"I feel lucky that I have the ability to make a difference," Radford says. "I feel a sense of responsibility now and it makes me feel nervous a little bit because I want to do a really good job at this."

Radford will also be joining a number of Canadian Olympians and athletes, as well as major sport organizations and teams, who will march in Sunday's Toronto Pride parade. It'll be the largest delegation ever.

That visibility is crucial, Radford says. He didn't always have role models to look up to while growing up in Balmertown and understands how important it can be for young people to see an LGBTQ athlete who is open and proud.

After all the years he spent struggling, he's now comfortable being a poster boy for LGBTQ athletes, acceptance and authenticity.

"It aligns perfectly with my story and all that I've gone through. There were so many times I thought things weren't going to be OK," Radford says. "You don't know the future. I think I've experienced that on the ice and in life."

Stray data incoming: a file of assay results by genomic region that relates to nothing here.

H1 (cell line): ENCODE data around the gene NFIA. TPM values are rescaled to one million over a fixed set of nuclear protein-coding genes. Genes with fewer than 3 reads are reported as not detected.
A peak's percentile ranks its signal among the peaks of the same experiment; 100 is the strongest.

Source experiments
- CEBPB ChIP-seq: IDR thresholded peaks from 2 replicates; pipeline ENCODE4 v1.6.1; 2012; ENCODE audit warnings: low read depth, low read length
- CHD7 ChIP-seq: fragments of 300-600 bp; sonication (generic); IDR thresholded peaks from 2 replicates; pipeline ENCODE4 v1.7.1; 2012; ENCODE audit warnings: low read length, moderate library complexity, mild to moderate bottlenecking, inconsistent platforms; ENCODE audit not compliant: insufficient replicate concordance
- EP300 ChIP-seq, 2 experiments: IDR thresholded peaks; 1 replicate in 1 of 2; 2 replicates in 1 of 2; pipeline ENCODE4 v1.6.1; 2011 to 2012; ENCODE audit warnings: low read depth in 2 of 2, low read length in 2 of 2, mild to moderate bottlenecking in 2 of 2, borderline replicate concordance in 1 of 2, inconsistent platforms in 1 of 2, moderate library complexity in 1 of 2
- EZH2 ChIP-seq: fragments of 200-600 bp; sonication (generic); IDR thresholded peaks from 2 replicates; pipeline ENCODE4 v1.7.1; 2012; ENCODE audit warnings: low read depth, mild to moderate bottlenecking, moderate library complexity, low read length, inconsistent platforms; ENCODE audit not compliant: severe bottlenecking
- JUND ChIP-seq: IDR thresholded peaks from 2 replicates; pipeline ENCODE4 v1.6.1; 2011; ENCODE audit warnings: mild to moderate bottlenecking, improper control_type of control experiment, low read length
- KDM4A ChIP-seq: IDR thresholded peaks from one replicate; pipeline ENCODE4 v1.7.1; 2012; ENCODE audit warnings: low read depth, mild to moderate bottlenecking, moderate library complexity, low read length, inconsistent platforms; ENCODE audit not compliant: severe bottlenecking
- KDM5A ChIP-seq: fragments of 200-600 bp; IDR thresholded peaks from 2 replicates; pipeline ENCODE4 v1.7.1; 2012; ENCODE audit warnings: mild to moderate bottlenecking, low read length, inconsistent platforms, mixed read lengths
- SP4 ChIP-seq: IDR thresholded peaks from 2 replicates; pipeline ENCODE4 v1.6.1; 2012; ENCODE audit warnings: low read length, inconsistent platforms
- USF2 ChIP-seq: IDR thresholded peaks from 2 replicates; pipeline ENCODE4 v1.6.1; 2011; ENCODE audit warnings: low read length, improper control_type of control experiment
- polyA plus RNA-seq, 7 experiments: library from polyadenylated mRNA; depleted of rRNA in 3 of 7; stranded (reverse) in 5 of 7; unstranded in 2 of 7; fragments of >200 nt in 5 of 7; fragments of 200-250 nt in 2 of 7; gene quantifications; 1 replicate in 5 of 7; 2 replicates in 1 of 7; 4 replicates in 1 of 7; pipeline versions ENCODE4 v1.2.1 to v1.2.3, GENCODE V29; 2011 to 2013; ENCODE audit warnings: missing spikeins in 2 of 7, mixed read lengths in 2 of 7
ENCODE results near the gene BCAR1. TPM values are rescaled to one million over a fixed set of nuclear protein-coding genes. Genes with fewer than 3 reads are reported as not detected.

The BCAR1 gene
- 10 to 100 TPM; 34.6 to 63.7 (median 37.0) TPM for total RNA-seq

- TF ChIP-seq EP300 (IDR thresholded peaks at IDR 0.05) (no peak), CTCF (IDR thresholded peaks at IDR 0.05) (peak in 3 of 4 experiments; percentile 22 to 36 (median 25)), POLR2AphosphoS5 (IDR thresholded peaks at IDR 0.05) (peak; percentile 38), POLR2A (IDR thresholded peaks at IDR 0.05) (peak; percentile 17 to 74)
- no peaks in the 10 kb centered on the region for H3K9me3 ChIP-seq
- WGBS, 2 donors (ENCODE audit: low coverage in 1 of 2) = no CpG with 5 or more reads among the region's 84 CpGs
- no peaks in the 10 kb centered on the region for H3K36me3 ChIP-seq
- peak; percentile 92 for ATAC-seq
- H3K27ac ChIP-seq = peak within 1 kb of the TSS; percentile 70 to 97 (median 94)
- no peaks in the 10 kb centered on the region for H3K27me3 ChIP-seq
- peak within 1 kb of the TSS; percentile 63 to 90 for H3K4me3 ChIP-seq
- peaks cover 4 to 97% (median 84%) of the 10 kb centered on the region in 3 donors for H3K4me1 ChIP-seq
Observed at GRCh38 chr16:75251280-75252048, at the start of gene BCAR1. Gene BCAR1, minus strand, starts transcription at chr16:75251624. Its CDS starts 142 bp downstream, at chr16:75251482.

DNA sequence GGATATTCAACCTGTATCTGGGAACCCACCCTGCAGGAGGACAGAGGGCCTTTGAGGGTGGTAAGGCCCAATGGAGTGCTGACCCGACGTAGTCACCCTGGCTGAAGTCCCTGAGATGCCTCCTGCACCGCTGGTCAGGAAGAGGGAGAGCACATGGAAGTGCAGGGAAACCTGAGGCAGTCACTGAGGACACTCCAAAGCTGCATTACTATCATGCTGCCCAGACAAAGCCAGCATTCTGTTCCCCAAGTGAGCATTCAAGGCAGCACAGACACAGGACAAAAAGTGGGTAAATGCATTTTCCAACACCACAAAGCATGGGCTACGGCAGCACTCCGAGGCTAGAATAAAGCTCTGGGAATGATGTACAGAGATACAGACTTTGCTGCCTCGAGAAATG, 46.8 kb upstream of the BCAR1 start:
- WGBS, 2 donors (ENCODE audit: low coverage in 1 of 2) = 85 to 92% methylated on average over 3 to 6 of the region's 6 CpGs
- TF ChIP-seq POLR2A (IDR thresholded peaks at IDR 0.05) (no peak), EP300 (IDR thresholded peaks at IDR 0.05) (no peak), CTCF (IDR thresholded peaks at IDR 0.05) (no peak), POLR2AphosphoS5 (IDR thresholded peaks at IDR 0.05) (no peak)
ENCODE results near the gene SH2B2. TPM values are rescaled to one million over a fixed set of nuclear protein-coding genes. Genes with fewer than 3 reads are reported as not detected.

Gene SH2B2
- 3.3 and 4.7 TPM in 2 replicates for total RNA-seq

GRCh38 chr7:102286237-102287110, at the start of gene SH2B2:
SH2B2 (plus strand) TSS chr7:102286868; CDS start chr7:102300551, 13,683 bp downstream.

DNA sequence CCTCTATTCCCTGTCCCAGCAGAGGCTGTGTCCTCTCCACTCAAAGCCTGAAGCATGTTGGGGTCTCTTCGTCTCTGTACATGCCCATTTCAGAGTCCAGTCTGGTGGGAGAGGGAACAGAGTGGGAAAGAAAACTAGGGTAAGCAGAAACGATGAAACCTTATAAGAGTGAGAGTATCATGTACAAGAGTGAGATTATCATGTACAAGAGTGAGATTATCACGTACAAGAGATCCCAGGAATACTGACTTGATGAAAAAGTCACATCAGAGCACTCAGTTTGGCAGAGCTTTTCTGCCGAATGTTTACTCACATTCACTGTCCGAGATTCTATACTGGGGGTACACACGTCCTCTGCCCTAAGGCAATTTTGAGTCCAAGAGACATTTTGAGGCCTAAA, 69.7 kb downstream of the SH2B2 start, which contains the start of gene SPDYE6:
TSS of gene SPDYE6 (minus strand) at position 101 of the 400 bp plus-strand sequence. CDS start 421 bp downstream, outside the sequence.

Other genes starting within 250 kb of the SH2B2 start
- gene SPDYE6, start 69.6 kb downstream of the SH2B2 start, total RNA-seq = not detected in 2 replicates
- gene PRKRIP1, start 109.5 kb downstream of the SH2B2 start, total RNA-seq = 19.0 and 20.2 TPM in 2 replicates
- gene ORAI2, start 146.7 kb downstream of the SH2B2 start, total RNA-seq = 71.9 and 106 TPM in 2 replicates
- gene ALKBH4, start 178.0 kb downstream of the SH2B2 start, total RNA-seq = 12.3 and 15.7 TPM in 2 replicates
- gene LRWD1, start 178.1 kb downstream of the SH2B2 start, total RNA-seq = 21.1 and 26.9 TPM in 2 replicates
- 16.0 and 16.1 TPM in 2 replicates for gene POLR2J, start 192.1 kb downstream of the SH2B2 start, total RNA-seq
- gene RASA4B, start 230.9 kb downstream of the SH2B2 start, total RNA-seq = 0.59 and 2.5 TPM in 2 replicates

Now, entering his mid-30s, Radford can finally start to appreciate all that he's been through, where he's come from and what he's accomplished. His wedding is planned for next summer in Spain. He's out, open and confident. He's arrived at a place he never thought he'd be — the once bullied and searching small-town boy is now at home and at peace with himself.

"I've learned so much through this all. You're trying to become the youest you," he says. "Being as true to yourself as possible is the most important thing."

About the Author

Devin Heroux

CBC reporter

Devin Heroux reports for CBC News and Sports. He is now based in Toronto, after working first for the CBC in Calgary and Saskatoon.


To encourage thoughtful and respectful conversations, first and last names will appear with each submission to CBC/Radio-Canada's online communities (except in children and youth-oriented communities). Pseudonyms will no longer be permitted.

By submitting a comment, you accept that CBC has the right to reproduce and publish that comment in whole or in part, in any manner CBC chooses. Please note that CBC does not endorse the opinions expressed in comments. Comments on this story are moderated according to our Submission Guidelines. Comments are welcome while open. We reserve the right to close comments at any time.